The Koukeri ritual at Shrove Sunday


Shrove Sunday (also known as the First Sunday before the Lent) - is the day for forgiveness. According to Bulgarian traditions, family members are giving each other their forgiveness during a family dinner later that day. People use set phrases, such as “Forgive me, mother, ...father...” and “Let all be forgiven to you... God forgives” to ask and give their pardoning to their close ones. The popular ritual of hamkane is performed that night – a peeled boiled egg, a piece of halva or a coal is tied to a piece of thread hanging from a long pole. Then the thread is moved around in large circles and everyone around the feast table (especially the younger kids) is trying to catch it with mouth only (no use of hands is allowed).
The most typical tradition connected to that day is starting the feast fires. Right from the very dawn, a Koukeri band starts its walk around everybody’s home. By means of various symbolic and ritual-magic actions, they are wishing health, land fertility and prosperity to the hosts.
At Shrove Sunday, the spirit gets purged by the forgiveness given and asked for, the body gets stronger if the person manages to jump over the fire, and the nature sends away evil forces by the ringing of the Koukeri bells. The dance of those masked men brings blessing and land fertility. A Kouker young woman (also called bride) starts ploughing the field and calls fertility, health and good luck to come into people’s houses.
In the morning of March 1 the housewives hang out red aprons, belts, thread, rugs or twisted threads in front of their houses to protect them from illnesses and poverty. When Baba Martha sees them she would start laughing and this way make the sun shine again. The women twist white and red threads together and make martenitsas, which they later give to all members of the family to wear. The martenitsa must be twisted in the way young unmarried women twist around the bachelors. The married women place their martenitsas on the right side of their chests, the single on the left. The bachelors wear the martenitsas with their ends spread and the elders on the contrary make sure their martenitsas are well and neatly arranged, so that they don’t fly around at gatherings.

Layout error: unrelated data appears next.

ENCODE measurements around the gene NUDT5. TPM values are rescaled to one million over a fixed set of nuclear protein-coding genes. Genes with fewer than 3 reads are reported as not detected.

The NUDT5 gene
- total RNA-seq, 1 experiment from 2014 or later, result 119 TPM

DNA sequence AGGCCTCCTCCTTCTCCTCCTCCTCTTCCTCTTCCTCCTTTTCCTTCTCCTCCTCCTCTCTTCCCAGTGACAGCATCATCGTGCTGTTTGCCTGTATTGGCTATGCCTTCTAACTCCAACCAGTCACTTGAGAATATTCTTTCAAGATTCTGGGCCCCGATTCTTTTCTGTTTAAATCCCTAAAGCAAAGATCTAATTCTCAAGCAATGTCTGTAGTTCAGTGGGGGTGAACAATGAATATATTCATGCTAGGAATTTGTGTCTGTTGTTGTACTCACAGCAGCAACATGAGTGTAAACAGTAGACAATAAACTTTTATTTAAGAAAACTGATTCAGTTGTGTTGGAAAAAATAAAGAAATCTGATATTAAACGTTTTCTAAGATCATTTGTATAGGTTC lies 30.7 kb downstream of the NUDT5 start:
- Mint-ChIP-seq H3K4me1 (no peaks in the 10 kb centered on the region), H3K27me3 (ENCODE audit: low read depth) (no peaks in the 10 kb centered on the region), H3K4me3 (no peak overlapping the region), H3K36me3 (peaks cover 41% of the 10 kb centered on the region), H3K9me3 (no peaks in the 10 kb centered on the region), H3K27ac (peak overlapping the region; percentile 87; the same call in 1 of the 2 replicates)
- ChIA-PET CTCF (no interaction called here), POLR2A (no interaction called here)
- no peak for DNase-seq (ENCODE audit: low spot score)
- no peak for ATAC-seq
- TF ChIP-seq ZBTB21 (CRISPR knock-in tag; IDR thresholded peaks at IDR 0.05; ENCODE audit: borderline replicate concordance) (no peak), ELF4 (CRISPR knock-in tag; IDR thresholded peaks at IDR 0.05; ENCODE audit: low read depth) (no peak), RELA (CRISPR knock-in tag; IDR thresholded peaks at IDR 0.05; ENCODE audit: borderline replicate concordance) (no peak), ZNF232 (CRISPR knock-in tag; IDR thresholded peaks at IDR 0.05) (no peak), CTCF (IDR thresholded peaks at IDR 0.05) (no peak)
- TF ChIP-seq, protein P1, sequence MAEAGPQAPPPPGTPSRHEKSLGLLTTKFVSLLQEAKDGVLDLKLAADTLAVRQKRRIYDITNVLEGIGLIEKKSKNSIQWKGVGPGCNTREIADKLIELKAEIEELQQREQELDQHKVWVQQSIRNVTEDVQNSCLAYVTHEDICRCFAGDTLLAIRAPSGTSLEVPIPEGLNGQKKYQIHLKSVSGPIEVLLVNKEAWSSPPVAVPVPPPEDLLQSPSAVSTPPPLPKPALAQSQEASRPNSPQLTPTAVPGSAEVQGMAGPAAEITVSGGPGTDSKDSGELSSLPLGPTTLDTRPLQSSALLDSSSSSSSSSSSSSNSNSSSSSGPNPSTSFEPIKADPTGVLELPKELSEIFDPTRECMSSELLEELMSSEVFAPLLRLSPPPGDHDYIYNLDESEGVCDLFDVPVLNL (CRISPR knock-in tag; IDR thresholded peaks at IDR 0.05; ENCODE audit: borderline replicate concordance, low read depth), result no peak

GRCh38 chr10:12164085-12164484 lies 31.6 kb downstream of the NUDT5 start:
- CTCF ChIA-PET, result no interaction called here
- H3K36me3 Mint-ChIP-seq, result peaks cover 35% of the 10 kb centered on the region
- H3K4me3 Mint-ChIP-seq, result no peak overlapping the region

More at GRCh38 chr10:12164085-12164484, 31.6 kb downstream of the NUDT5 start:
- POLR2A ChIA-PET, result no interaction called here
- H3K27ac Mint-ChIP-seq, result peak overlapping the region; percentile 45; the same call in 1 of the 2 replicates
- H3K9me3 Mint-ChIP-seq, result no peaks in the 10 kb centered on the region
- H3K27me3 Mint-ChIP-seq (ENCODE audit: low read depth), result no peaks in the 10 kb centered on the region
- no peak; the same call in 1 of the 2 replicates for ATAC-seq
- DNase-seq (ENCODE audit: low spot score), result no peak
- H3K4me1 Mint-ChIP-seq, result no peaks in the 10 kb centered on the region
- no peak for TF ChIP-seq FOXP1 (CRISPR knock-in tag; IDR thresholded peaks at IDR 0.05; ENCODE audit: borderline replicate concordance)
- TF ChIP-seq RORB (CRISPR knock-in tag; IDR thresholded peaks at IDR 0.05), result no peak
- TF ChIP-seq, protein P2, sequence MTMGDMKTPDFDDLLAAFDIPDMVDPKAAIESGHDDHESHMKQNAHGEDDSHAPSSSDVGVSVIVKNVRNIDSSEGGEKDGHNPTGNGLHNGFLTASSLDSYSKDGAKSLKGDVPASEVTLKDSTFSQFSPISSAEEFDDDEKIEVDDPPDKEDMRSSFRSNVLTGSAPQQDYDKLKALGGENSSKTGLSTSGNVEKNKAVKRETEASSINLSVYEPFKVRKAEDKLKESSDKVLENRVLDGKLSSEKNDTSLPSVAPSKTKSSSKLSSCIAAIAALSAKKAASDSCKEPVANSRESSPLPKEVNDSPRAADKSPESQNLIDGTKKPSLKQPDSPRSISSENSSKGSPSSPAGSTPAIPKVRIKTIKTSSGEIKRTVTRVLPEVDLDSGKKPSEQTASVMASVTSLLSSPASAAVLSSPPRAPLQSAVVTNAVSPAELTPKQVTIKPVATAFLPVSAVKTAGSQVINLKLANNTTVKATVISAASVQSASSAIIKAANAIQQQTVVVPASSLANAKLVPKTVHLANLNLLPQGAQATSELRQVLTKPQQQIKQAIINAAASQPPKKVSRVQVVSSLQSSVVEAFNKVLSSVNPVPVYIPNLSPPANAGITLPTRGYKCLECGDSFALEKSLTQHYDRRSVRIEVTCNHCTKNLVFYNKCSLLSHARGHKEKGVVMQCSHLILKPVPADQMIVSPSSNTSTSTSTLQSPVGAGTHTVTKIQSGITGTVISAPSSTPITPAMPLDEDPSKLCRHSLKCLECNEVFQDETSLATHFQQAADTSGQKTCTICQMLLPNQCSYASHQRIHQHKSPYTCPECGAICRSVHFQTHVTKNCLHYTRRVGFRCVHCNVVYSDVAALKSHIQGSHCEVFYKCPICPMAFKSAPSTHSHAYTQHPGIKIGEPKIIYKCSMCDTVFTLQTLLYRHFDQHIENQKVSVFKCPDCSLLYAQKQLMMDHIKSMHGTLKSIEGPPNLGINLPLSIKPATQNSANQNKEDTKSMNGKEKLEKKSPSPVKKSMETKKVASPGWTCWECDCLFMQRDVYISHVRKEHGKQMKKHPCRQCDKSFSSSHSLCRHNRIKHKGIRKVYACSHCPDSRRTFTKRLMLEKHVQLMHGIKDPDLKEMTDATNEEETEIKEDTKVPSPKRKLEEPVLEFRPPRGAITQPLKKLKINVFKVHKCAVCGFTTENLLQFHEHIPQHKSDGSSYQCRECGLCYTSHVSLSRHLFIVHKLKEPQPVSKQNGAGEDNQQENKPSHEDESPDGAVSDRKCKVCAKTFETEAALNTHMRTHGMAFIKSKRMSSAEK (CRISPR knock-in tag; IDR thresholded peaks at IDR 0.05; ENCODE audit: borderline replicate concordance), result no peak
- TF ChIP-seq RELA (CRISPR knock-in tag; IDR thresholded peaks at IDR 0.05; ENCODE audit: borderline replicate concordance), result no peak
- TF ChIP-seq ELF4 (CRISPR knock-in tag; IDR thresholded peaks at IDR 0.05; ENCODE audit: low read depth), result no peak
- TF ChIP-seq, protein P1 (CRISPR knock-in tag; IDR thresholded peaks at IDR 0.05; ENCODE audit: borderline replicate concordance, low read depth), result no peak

In general the martenitsa keeps the person wearing it from bad luck and illnesses. Once the owner of the martenitsa sees the first stork for the spring he or she must take their martenitsas off and hang it on a blooming tree. In other parts of Bulgaria people leave their martenitsas under large stones only to return nine days later and see what they will find underneath it. If they find ants then the year will be rich with sheep, if they find larger bugs then the year will be rich with cows. Other people throw their martenitsas in the river, so that their lives run smoothly and they escape the hardships of life.
In some parts of the country the first week of March is called the counting days, which determine what the weather would be like all through the new year. There is another custom – the picking of a day – people choose a day from the month of March and then wait this day to come to see if it would be sunny or rainy, cold or warm, as their lives would be during the whole year.






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